I’ve always been right-wing. It’s difficult to say why, but not being a political thinker I suppose I identify the Right with certain virtues and the Left with certain vices. All very unfair no doubt.
From an interview with Philip Larkin
Soon it will not matter whether you are Right or Left, as long as you are part of the resistance.
Guillaume Faye, Archeofuturism
The central tableau of Raphael’s beautiful
shows a conflict in a detail. On
the left, the aged Plato points to his heaven of ideal forms while, to the
right, Aristotle (Plato’s Academy student whom he nicknamed nous, or ‘the Mind’) gestures that
reality is bound to earth. In times which will never return, S. T. Coleridge
was able to say that every man was born an Aristotelean or a Platonist, and
that distinction would have had meaning for the cultured Westerner. Today, in
the twilit West, this esoteric nicety has no meaning to any but antiquarian
specialists in philosophy. School of Athens
Before the political distinctions between Left and Right become as outmoded as that between Raphael’s duo, a note on what remains of the polarity of political difference.
From its origins in the French Revolution to its current state of definitional bemusement, the Left/Right division could be reduced to a basic set of components:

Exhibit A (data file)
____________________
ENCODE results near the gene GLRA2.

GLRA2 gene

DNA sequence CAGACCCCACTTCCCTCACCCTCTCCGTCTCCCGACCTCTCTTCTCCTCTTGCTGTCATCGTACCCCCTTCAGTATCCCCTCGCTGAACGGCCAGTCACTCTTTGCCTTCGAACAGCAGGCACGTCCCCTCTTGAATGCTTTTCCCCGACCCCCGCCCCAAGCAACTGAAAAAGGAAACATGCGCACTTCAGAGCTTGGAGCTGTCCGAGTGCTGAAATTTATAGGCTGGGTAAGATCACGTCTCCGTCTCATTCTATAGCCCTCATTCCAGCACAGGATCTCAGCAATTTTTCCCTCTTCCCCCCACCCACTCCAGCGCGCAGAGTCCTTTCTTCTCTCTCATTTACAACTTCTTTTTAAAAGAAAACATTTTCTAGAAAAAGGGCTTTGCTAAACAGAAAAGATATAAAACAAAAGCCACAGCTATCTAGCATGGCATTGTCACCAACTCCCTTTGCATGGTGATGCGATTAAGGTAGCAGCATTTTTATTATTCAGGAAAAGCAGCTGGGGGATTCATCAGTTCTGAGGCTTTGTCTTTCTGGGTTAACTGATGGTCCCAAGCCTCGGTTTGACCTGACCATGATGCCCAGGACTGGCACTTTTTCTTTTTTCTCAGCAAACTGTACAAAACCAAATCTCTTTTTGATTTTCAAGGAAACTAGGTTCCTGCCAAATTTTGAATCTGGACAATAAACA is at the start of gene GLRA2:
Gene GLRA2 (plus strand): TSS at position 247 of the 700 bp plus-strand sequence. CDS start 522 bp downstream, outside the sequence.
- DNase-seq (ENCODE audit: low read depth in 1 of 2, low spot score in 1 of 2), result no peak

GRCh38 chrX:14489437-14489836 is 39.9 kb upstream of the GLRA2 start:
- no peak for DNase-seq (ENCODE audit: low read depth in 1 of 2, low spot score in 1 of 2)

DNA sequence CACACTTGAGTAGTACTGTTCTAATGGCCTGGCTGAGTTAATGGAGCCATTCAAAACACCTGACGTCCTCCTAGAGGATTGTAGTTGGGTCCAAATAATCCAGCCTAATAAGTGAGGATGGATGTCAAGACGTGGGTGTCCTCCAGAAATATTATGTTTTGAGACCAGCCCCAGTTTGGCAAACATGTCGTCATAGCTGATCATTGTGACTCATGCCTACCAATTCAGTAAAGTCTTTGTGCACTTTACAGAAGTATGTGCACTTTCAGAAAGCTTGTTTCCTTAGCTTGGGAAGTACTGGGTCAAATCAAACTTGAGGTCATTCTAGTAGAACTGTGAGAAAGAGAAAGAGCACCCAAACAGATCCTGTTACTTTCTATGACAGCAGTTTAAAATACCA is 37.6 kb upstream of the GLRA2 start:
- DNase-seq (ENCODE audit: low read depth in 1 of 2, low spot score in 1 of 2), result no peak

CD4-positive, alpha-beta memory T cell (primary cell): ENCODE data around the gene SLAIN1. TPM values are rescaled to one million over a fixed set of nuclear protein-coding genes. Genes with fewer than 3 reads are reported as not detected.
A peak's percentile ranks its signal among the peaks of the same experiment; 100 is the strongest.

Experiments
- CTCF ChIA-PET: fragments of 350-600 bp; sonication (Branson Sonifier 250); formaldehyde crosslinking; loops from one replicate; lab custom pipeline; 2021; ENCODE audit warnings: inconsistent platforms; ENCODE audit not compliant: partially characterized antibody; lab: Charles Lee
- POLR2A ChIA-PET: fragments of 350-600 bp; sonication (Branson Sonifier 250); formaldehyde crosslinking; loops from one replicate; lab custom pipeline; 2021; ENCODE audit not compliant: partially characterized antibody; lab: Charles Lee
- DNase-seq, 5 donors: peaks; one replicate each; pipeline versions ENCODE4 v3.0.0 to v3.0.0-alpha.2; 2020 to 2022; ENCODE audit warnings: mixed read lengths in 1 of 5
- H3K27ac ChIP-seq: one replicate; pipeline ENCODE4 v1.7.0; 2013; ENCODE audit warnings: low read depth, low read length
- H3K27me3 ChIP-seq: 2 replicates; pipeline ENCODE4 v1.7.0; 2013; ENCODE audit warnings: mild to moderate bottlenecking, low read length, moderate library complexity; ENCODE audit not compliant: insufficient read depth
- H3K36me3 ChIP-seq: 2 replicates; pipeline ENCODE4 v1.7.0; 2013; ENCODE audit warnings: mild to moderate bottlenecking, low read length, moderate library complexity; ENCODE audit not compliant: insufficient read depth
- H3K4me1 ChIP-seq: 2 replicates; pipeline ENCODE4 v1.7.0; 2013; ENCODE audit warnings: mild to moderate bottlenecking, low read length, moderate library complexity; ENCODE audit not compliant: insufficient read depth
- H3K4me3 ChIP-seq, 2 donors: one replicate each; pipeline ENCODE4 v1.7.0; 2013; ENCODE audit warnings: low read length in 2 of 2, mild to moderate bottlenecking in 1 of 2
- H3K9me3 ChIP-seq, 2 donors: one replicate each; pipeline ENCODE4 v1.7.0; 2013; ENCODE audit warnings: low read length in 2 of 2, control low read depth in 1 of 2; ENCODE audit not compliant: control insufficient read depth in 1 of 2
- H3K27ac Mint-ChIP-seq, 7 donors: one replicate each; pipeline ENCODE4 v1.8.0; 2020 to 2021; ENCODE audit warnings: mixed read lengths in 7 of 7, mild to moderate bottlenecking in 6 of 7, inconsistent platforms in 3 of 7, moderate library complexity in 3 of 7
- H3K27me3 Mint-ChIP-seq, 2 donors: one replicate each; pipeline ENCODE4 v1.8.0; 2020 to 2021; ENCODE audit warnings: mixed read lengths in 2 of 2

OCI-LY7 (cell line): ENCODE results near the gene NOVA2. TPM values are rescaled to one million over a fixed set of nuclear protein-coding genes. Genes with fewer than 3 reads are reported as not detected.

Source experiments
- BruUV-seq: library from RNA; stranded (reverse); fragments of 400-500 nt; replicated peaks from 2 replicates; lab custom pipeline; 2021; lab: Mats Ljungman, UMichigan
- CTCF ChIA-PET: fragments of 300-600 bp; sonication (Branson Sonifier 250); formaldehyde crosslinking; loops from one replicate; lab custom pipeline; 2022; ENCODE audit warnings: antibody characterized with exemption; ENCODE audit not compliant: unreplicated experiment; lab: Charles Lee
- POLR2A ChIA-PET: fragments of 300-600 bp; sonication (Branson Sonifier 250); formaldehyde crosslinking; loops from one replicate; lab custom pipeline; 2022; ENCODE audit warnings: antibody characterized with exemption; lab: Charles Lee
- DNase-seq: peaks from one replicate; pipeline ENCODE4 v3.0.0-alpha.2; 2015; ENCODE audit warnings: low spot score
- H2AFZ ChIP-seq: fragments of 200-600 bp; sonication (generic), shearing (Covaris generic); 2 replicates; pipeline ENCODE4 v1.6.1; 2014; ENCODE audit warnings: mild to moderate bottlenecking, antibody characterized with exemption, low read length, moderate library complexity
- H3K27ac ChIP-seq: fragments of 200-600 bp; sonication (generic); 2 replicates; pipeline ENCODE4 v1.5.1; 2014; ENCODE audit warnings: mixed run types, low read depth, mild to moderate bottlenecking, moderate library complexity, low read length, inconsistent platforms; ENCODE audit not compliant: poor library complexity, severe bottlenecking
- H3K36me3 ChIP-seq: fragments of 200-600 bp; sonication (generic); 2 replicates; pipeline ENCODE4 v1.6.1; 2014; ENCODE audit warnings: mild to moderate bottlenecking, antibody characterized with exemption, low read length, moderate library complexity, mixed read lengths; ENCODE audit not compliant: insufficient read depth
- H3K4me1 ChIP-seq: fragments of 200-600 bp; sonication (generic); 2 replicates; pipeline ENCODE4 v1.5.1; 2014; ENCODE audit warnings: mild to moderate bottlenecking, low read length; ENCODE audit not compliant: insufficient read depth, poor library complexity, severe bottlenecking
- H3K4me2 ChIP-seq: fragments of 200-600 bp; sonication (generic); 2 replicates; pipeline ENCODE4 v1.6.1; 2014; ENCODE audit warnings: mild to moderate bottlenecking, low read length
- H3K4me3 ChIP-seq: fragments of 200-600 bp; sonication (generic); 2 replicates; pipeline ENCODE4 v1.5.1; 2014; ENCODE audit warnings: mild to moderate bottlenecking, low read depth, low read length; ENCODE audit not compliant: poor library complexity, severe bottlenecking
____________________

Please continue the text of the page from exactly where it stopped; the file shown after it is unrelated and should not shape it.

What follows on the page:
· Moral agency
· Fiscal responsibility
· Societal hierarchy
· Cultural quality
Briefly and provisionally, the Left and Right might be said to differ concerning these components in the following ways:
Moral agency. While a Leftist believes that, for example, crime is caused by poverty, a Rightist holds that each criminal is free to make an individual moral choice as to whether or not they break the law. This is the classic battle, in philosophical terms, between free will and determinism. A famous example of this conflict is the argument between Martin Luther and Erasmus.
Fiscal responsibility. Broadly, a Leftist would approve of higher personal taxation allied with a concomitantly larger role for government, while a Rightist would prefer lower taxation and smaller government on the basic principle that individuals are less profligate with their money than the state. This schism aligns with a command-control economy on the one hand, and transactional laissez faire economic practice, or the free market, on the other.
Societal hierarchy. Simplistically, a Rightist will hold that there is a hierarchy pre-existent in nature, and that this is properly expressed in various social striations, while those of the Left believe that any social difference is the product of exploitation and artificial inequality and can be righted by a programme of social justice and egalitarianism
Cultural quality. Again, reductively, a Rightist will believe that there is a hierarchy of quality concerning the products of a specific culture, and even between different cultures, whereas a Leftist will believe that all cultures, and all cultural phenomena, are of equal worth, and that to hierarchise is to be ethnocentric, or to judge from one’s own perspective as though that were privileged.